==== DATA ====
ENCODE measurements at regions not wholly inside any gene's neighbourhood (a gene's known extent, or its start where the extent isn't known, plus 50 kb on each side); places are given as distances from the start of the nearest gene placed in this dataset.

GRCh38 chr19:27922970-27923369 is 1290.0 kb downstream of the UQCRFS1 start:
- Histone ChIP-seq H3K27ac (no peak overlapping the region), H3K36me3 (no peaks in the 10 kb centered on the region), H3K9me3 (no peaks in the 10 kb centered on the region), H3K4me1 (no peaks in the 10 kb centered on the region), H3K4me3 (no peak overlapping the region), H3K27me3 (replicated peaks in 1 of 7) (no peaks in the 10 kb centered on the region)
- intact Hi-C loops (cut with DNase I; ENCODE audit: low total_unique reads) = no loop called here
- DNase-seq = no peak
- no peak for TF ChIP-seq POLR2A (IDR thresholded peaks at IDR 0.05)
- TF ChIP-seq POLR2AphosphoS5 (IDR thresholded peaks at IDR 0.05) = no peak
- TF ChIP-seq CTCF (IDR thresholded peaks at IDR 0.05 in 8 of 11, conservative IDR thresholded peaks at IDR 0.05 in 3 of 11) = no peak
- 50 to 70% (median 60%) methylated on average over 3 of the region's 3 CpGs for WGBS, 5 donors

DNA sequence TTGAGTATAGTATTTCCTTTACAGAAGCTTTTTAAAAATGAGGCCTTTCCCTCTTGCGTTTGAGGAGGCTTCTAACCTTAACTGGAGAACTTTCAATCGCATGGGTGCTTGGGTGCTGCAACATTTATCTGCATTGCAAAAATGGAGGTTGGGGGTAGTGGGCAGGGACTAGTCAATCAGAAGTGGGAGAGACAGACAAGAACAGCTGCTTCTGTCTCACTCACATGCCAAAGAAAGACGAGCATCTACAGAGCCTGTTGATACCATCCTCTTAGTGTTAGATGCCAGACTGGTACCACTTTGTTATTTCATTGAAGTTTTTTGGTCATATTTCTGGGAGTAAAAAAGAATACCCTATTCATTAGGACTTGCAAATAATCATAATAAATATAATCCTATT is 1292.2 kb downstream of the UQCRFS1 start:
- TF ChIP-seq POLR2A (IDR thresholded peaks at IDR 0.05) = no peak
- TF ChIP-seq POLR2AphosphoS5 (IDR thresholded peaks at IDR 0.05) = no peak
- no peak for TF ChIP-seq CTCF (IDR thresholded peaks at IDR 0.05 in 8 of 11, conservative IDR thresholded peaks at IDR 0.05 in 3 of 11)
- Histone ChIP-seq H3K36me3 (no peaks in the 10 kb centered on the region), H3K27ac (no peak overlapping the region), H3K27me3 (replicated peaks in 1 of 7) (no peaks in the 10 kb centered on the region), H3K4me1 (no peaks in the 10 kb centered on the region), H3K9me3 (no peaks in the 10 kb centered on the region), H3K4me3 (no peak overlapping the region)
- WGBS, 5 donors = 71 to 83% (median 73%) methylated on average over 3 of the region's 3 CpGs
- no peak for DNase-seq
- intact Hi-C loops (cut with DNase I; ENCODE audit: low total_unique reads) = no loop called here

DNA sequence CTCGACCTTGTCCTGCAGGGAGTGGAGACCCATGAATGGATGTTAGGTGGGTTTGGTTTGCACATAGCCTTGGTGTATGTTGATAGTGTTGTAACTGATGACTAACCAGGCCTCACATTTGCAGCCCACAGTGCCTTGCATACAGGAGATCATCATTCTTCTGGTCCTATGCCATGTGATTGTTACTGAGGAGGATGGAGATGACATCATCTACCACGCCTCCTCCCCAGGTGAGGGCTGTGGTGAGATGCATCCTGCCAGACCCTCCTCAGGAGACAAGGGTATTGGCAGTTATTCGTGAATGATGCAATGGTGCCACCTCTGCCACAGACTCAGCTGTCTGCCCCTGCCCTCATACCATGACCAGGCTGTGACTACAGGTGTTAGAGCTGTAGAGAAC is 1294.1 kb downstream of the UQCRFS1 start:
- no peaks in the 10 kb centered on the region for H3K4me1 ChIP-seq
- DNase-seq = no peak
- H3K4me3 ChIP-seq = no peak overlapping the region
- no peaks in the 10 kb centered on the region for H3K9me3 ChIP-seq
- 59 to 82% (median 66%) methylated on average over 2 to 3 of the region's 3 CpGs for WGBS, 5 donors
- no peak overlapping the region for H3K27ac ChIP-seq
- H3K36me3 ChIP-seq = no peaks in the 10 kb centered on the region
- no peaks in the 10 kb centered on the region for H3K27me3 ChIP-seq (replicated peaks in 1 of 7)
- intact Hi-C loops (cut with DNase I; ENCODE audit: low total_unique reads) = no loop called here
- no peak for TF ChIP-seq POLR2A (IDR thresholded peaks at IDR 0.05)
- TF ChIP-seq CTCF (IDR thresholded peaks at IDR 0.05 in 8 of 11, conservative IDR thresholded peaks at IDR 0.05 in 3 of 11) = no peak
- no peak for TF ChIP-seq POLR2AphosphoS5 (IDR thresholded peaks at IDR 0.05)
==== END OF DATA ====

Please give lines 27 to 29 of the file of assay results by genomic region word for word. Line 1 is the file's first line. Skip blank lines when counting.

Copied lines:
- intact Hi-C loops (cut with DNase I; ENCODE audit: low total_unique reads) = no loop called here
- no peak for TF ChIP-seq POLR2A (IDR thresholded peaks at IDR 0.05)
- TF ChIP-seq CTCF (IDR thresholded peaks at IDR 0.05 in 8 of 11, conservative IDR thresholded peaks at IDR 0.05 in 3 of 11) = no peak